If you’re launching a new product or feature, it helps to know how your customers are receiving it.
Hence, feedback through CSAT scores can help you identify problems with your new additions.
That is, by measuring satisfaction at each stage of improvement, you’ll be able to engage with customers better.
The probability of selling to an existing customer is up to 14 times higher than the probability of selling to a new customer.
Thus, customers who are engaged exhibit loyalty. By encouraging them to be a part of the decision process, you can make them feel like cogs in a larger machine.
So, you can use CSAT to listen to their feedback, incentivize openness, and keep them informed when their suggestions are implemented.
Cheap – CSAT scores don’t cost much. If you have a live chat provider, you can build one for free.
Easy – CSAT is easy to answer, and understand. The extracted data is easily analyzed and very actionable.
Benchmarked – The American Customer Satisfaction Index provides stats dating back to 1995. You can use this to compare where you to stand to industry standards.
High response – Questions on CSAT are short, immediate and precise. This means they have high response rates since they aren’t a hassle to fill out.
Versatility – You can use lots of entry fields for CSAT scores, like emojis, stars or ratings.
Validation – Customers who are encouraged to give feedback – even negative – are more engaged than the average customer.
Subjective – “Satisfaction” is a word that is open to interpretation. “Five star” is not the same as “highly satisfied”.
Skewed – Research has shown that for every customer who files a complaint, there are 26 customers who don’t say anything. They simply up and leave.
Cultural bias – Besides the basics like survey language, there are serious cultural biases at play in surveys. American customers are often extreme in their scoring (0’s or 10’s), while Europeans are most restrained.
Short term – CSAT score isn’t as impactful as other survey tools. Simly clicking a button isn’t an engaging experience for a customer, especially one you know thousands of other customers have filled.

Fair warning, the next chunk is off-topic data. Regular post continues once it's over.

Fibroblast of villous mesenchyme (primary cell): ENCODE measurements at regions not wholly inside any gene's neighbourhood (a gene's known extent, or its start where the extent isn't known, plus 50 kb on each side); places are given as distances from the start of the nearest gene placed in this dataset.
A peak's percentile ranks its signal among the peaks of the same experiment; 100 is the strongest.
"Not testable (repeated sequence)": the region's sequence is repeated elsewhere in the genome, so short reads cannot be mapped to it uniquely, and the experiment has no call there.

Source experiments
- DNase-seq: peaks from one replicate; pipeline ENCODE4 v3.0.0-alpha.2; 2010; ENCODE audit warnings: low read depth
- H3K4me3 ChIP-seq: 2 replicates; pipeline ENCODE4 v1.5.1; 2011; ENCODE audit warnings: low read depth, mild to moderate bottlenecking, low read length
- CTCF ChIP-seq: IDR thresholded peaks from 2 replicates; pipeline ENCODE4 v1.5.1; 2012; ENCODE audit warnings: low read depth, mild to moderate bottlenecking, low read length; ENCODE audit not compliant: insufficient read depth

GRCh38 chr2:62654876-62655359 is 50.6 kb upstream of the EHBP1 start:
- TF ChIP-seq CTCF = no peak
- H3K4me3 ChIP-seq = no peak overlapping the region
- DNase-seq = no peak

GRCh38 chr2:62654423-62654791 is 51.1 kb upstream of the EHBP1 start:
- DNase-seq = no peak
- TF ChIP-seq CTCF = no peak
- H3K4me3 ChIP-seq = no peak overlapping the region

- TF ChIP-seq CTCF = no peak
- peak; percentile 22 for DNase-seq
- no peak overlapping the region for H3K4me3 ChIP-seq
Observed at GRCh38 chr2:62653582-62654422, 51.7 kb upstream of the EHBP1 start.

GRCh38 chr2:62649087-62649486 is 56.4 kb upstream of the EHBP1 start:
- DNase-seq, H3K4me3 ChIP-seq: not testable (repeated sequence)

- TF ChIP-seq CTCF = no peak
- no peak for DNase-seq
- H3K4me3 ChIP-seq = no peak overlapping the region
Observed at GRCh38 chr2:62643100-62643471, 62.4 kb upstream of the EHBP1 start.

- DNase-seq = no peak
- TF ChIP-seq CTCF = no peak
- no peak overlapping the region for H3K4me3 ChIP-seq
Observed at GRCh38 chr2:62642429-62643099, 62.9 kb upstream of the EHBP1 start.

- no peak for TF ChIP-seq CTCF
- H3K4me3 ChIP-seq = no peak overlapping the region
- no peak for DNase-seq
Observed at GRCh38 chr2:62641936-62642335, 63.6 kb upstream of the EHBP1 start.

In case you’re looking at alternatives, CSAT has two distinct rivals. The Net Promoter Score (NPS) and the Customer Effort Score (CES).
The NPS follows a simple idea.
Customers fall into one of three categories – promoters, passives, or detractors.
Promoters are the kind of customers who’d go around and sell pro-bono for you. They’re loyal, often repeat customers who stick by you.
Passives are neither here, nor there. They lack enthusiasm and loyalty, often quite susceptible to switching to another company.
Detractors are those customers who don’t like you or your product/service. They could even be liabilities to your business.
NPS is calculated by asking a customer, “How likely is it that you would recommend us to a friend?”
And, the numerical scores categorize customers: Detractors have scores in the 0-6 scores range; Passives are in the 7-8 range; Promoters have scores in the 9-10 range.
Much like the NPS, the Customer Effort Score aims to answer a simple question.
How much effort did a customer have to exert in order to have their needs met by your company?
A high effort experience would make for disloyal and generally unhappy customers.
CES is usually the go-to metric to determine customer loyalty. In fact, it’s the best indicator of it.
You can ask: “How much effort did you personally have to put forth to handle your request on a scale of 1-5?”
Customers choose between 1 and 5. A very low effort would be indicated by 1 and 5 would indicate a very high effort.